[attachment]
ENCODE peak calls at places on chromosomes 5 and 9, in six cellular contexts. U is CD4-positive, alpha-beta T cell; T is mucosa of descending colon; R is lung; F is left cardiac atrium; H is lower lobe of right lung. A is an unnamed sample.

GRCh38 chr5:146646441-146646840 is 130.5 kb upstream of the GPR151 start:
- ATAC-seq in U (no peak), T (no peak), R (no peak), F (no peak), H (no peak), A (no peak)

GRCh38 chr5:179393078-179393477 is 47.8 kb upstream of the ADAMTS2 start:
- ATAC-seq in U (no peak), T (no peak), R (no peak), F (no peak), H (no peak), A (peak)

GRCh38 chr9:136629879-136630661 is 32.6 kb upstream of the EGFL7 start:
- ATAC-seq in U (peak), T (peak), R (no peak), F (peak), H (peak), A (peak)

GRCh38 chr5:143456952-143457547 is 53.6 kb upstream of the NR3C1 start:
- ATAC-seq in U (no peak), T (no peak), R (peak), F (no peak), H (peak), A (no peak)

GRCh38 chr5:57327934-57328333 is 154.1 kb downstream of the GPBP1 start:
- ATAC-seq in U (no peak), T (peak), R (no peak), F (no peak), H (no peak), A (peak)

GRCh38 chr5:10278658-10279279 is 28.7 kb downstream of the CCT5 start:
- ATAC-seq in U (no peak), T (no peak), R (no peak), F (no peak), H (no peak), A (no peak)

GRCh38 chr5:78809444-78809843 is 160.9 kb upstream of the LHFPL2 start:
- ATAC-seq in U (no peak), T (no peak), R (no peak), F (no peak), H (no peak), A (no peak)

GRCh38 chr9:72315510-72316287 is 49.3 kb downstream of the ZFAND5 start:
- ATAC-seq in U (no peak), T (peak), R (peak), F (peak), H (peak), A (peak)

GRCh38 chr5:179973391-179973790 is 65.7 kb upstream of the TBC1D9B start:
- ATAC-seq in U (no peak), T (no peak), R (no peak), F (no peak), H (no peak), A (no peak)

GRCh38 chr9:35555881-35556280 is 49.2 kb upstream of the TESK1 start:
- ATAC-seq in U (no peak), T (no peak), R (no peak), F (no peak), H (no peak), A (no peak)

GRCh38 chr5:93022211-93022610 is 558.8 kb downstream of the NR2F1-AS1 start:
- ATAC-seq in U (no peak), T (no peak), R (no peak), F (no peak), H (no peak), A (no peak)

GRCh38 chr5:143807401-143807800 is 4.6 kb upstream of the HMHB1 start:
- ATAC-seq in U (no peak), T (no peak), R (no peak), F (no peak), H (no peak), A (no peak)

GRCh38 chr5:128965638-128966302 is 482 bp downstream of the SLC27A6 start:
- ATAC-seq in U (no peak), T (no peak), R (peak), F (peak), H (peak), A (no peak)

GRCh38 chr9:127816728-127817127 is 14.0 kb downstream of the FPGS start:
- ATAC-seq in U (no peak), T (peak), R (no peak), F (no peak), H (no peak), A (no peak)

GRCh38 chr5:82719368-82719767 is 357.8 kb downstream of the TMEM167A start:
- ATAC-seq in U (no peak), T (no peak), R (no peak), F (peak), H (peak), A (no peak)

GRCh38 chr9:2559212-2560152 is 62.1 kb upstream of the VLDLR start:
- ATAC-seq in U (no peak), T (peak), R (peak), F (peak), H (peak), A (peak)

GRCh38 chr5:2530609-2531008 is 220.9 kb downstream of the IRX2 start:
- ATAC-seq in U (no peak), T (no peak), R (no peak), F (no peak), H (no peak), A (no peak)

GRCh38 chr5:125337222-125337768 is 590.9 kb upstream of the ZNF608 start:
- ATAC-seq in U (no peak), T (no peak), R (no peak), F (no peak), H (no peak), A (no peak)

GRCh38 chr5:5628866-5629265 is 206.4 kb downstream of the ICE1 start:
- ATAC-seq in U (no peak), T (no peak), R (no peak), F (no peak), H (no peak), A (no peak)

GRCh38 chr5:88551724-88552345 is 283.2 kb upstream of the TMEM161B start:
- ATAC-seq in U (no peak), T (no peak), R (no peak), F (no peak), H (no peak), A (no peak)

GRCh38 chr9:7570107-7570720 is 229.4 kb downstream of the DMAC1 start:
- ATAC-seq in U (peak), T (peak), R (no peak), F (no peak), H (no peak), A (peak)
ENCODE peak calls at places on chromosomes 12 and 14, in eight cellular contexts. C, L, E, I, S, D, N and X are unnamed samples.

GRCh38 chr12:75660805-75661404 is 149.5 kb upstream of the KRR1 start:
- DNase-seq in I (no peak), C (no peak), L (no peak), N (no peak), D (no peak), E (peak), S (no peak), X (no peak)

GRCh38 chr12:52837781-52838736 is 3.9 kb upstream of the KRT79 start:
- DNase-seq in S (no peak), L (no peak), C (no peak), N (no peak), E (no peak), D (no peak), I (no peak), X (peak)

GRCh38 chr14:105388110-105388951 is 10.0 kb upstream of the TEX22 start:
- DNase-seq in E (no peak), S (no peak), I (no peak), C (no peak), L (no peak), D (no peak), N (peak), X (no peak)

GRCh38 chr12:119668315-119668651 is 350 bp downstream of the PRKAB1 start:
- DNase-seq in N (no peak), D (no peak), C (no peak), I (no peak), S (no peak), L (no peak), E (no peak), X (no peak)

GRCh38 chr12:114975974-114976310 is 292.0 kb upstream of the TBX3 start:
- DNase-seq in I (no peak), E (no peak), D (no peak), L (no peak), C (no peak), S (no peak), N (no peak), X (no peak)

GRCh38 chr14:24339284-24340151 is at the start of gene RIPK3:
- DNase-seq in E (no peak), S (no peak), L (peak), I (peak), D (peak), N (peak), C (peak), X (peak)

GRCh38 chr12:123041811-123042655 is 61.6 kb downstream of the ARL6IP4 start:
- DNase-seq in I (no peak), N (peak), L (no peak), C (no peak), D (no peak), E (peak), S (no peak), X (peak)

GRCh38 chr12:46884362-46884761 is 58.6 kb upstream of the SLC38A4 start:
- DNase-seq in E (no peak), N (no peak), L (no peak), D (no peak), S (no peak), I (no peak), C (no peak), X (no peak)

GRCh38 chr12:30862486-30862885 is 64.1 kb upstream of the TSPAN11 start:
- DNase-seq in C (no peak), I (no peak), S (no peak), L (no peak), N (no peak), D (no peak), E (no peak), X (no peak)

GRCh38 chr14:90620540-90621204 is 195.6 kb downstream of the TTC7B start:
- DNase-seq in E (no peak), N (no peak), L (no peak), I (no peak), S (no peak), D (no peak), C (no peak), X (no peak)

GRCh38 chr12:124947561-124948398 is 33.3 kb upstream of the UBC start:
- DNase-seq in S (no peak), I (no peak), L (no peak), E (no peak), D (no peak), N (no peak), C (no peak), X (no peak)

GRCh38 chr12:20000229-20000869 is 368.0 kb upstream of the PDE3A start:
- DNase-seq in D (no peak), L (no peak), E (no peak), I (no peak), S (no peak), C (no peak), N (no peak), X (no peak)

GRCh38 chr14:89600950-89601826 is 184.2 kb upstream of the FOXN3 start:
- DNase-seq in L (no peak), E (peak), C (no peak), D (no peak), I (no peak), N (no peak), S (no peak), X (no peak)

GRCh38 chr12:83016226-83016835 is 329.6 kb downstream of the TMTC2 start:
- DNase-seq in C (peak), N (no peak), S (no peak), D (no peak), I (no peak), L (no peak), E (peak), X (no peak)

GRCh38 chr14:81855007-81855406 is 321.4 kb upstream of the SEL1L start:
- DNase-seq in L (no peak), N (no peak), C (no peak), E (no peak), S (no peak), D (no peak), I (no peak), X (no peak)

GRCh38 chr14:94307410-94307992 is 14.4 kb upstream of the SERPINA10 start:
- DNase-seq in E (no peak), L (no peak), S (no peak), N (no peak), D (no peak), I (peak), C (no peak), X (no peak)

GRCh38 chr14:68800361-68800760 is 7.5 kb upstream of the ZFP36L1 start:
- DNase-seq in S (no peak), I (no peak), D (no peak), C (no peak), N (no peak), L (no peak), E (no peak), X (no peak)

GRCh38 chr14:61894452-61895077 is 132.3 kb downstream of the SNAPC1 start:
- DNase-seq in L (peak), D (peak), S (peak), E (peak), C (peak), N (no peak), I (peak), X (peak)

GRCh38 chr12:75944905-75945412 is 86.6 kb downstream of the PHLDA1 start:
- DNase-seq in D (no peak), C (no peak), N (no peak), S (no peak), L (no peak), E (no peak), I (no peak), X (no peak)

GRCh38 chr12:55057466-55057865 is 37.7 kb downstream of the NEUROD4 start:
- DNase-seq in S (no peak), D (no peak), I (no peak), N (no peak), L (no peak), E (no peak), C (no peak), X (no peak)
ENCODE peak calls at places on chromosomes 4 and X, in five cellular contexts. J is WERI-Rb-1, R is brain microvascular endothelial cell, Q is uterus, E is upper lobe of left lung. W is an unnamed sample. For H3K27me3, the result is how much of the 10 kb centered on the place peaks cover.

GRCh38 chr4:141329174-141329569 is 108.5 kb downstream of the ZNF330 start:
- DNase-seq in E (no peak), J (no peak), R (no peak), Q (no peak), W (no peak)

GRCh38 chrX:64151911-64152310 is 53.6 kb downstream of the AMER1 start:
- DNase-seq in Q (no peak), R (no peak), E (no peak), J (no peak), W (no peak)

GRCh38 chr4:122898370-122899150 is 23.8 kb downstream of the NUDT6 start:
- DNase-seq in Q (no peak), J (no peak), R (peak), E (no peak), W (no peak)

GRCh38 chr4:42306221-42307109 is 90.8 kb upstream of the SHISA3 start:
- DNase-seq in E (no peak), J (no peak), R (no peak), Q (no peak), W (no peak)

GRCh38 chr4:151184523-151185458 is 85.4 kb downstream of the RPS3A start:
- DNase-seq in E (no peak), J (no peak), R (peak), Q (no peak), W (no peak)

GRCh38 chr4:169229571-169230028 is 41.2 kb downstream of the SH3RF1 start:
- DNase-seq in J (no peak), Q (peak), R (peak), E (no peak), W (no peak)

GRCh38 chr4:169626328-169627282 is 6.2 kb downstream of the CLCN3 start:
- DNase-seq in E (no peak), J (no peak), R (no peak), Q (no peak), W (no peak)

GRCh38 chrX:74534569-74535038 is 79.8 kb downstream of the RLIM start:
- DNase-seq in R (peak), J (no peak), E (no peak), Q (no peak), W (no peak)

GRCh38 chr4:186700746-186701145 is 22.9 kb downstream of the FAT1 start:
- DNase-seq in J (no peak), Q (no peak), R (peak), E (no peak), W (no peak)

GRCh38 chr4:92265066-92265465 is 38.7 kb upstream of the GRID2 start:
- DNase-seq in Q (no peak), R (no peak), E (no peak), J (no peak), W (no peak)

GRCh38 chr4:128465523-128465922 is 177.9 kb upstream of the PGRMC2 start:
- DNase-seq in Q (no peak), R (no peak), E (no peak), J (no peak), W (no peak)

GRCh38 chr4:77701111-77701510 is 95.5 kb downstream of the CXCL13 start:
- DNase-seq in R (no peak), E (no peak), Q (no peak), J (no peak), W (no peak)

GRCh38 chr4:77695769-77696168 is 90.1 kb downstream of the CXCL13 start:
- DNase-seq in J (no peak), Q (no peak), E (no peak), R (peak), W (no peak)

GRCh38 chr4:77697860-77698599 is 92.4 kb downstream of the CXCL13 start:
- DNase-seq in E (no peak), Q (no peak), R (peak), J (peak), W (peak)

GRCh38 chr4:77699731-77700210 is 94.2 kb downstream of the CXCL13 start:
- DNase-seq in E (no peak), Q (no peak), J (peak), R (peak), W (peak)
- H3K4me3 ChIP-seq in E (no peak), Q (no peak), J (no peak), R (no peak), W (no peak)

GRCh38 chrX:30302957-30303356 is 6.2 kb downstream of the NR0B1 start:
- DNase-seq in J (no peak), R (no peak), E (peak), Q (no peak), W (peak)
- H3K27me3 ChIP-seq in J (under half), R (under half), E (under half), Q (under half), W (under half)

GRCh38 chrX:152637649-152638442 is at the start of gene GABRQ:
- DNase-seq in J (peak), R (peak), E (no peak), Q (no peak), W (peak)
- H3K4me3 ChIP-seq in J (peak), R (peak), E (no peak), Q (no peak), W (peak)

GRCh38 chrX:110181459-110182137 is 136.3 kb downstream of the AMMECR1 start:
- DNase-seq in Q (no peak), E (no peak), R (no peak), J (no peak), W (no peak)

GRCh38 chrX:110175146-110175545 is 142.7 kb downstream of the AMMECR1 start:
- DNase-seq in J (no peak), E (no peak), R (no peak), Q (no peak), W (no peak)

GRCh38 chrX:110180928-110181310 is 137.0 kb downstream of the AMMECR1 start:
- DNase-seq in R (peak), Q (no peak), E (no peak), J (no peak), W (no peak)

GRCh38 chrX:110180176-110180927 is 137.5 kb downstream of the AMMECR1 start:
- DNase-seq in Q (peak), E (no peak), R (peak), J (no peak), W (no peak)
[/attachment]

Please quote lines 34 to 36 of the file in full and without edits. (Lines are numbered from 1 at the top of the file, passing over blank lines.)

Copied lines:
GRCh38 chr5:2530609-2531008 is 220.9 kb downstream of the IRX2 start:
- ATAC-seq in U (no peak), T (no peak), R (no peak), F (no peak), H (no peak), A (no peak)

GRCh38 chr5:125337222-125337768 is 590.9 kb upstream of the ZNF608 start: